The Mystery of Bargaining Over Management Rights

Can a federal union bargain over management rights? As the author explains, the answer is not so simple.

Can a federal union bargain over management rights? On the face of it, the answer should be no – that’s why they are called management rights. Why would they be called management rights if the union can bargain over them?

However, as with many other aspects of the Federal Service Labor Management Relations Statute (Statute) that governs labor relations in the federal sector, the answer is not quite that easy, and the process for determining the negotiability of those rights can be quite mysterious.

If Forrest Gump had been a federal sector labor relations practitioner, he might have changed his iconic line to: Negotiability is like a box of chocolates you never know what you’re going to get. Depending on who you are bargaining with, who does the agency head review and who are the members of the Federal Labor Relations Authority (FLRA) you may come out with very different answers as to what’s negotiable. 

There have now been over 40 years of decisions on negotiability issued by the FLRA and yet it is still not always easy to determine what is negotiable. We are in the second generation of labor relations practitioners who have to deal with the question of what is negotiable but, in some ways, negotiability is no easier for them than it was for the practitioners who broke in the new law. It also doesn’t help that as Administrations change and the members of the FLRA change, there also can be changes in how negotiability is looked at. This is particularly difficult if an Administration appoints members who have a preference for overturning long-standing precedent as the unions would argue was the preference of the past Administration’s appointed members. 

There are so many rules

If you want to understand negotiability you have to understand the rules. The problem is there are so many of them. I have written a book about federal sector bargaining: A Guide to Successful Federal Sector Collective Bargaining, which explains the rules in detail. We don’t have enough space in this article to go through all the information needed to fully understand negotiability so instead this will be a short primer on negotiability rules.

Federal Law and Government-Wide Rules and Regulations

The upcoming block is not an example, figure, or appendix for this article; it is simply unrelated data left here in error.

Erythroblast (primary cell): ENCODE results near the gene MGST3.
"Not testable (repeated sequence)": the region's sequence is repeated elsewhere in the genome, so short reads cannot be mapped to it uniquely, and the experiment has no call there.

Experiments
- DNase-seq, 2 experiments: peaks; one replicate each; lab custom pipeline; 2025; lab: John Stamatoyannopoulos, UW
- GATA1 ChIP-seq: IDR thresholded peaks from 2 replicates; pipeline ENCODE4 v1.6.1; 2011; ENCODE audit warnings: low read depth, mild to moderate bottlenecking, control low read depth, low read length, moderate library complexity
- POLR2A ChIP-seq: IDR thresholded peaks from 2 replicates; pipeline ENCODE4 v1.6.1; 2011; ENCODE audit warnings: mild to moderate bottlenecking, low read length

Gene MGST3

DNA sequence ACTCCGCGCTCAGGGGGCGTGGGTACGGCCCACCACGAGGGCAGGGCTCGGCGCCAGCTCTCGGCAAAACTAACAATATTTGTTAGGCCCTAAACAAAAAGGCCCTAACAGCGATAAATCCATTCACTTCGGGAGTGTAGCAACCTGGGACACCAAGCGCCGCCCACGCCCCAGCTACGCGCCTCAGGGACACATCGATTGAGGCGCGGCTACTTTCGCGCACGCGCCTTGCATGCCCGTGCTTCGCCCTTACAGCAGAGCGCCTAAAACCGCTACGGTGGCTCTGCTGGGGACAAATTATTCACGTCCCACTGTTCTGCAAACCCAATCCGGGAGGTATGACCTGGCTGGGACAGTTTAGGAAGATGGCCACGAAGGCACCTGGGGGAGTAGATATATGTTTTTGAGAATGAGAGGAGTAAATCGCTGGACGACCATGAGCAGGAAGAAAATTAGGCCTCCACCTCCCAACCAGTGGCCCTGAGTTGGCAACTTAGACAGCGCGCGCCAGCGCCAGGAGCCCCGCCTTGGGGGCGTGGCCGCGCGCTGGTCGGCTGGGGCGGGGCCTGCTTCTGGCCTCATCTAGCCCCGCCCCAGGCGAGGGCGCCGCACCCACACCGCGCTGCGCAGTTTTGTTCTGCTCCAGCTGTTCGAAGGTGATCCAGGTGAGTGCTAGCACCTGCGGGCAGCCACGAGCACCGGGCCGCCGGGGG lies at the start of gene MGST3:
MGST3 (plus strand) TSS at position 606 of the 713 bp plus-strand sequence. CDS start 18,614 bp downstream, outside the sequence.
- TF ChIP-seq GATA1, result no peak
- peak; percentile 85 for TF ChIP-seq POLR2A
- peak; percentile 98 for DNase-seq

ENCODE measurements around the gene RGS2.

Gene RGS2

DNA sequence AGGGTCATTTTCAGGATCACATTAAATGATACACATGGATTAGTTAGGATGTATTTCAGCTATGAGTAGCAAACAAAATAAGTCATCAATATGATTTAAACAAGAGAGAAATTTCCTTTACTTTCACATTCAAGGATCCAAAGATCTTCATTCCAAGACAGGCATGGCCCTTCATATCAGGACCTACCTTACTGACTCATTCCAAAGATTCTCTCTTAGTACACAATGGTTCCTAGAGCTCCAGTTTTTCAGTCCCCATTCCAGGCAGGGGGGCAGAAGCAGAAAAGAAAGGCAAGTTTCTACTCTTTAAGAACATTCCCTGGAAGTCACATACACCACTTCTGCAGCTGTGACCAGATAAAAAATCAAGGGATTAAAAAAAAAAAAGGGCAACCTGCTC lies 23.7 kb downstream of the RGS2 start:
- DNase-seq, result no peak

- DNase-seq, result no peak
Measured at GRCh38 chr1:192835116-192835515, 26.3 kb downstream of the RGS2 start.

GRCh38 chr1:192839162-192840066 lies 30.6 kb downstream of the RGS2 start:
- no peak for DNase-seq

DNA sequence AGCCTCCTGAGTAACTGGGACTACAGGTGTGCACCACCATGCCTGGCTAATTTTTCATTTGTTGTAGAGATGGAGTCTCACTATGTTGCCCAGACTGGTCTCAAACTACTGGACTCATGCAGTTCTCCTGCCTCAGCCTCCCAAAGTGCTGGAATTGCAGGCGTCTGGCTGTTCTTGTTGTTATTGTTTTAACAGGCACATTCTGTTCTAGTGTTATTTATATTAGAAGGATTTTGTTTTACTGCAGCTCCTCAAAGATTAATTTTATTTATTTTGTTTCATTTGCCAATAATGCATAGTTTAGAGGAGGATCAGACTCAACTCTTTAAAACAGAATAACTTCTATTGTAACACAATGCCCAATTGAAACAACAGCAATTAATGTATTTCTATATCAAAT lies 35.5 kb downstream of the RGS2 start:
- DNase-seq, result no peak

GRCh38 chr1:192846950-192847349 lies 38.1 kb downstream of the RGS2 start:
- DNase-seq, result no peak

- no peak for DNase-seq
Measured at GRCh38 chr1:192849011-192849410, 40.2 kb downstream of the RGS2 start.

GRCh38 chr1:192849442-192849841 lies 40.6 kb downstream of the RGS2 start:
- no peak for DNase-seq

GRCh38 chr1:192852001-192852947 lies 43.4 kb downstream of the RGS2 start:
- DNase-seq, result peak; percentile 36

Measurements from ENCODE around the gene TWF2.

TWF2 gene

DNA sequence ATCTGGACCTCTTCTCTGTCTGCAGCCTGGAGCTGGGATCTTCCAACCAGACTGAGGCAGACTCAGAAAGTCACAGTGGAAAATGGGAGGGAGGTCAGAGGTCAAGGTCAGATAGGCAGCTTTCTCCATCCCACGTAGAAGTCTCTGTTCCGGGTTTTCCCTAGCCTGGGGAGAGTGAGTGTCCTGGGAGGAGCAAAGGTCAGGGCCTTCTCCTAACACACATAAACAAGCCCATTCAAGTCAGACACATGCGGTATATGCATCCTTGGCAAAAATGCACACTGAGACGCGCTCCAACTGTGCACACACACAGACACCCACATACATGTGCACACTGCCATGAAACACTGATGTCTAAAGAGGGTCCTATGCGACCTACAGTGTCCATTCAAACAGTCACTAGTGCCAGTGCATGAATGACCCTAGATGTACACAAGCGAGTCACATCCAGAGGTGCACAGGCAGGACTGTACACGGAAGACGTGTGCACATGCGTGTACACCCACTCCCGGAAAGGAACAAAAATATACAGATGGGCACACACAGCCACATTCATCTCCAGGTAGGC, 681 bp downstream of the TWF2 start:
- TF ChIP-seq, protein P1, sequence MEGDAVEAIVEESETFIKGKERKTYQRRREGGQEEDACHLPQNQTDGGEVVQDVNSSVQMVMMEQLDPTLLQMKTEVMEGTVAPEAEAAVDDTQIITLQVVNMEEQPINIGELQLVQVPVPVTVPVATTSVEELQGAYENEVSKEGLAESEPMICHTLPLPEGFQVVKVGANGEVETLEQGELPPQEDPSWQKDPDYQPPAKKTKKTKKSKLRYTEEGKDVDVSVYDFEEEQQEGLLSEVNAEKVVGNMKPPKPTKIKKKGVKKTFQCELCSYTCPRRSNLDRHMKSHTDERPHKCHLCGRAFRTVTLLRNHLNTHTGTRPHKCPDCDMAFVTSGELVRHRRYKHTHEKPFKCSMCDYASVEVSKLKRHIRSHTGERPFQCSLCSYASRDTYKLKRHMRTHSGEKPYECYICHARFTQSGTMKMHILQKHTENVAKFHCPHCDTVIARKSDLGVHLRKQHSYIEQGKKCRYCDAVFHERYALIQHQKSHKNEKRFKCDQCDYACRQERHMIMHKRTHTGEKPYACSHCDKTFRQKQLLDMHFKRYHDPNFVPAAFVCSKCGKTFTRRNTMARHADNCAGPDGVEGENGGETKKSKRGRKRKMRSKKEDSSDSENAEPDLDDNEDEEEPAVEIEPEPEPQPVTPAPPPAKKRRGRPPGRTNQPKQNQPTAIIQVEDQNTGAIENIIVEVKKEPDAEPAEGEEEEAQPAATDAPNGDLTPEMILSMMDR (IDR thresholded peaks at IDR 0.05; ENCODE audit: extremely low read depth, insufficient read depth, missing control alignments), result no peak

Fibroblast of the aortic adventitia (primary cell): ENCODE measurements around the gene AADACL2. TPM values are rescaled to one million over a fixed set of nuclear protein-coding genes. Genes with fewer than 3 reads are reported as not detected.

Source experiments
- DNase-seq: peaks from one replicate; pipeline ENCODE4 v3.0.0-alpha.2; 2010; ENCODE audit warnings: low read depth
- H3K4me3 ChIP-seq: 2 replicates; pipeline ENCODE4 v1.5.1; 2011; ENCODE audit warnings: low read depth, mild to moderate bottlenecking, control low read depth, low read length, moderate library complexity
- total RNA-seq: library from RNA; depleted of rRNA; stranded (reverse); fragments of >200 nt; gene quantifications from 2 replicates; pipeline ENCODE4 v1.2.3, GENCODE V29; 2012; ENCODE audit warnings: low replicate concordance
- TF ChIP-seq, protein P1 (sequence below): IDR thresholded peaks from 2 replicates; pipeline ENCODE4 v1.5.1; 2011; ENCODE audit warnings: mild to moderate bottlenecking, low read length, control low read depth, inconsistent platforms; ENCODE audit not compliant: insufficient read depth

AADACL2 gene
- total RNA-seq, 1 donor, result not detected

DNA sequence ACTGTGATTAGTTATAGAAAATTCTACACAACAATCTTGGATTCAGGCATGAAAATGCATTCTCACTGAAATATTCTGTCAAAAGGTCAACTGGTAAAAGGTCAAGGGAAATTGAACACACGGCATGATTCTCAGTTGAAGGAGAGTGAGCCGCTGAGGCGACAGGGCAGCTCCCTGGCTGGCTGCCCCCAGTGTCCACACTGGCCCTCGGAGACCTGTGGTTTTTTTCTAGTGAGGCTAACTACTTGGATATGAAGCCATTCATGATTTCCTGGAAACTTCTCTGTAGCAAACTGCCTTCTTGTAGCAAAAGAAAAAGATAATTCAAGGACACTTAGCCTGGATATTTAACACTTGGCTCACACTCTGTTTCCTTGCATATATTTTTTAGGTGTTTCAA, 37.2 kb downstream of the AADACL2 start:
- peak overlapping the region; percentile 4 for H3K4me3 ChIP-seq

Agreements that are reached cannot be inconsistent with Federal Law or government-wide rules and regulations. That seems pretty straightforward. However, the union may make proposals concerning federal law or government-wide regulations if the law or regulation gives an agency discretion in how it carries out the law. There are other minor exceptions but this is probably the biggest exception to the general prohibition on bargaining over federal law and government-wide regulations.

For the most part, federal laws and government-wide rules and regulations are treated the same. However, there is one big exception. If Congress passes a law during the life of a collective bargaining agreement that law goes into effect regardless of its effect on the collective bargaining agreement. However, if a new government-wide rule or regulation is issued, it cannot go into effect until after the collective bargaining agreement expires. In fact, in accordance with Section 7116 (a)(7) it’s an unfair labor practice to enforce any rule of regulation which is in conflict with any collective bargaining agreement if the agreement was in effect before the rule or regulation was prescribed. 

Agency Regulations 

Agency regulations for purposes of bargaining have a number of different names. They are variously called regulations, orders, policies, standard operation procedures and other agency-specific names. The key consideration is not what they are called but whether they are issued at the agency level and they concern conditions of employment of bargaining unit employees. They are treated very differently than government-wide regulations. An agency must bargain over its regulations to the extent that there is no compelling need for the regulations. There are three “illustrative criteria” of compelling need: (a) The regulation is essential to the effective and efficient accomplishment of the mission of the agency; (b) The regulation is necessary to ensure the maintenance of basic merit principles; or (c) The regulation implements a mandate of law or Governmentwide regulation in an essentially nondiscretionary manner (5 U.S.C. § 7117, 5 CFR § 2424.50). The agency must support why the union’s proposal is non-negotiable because there is a compelling need for the regulation or a specific part of the regulation affected by the proposal.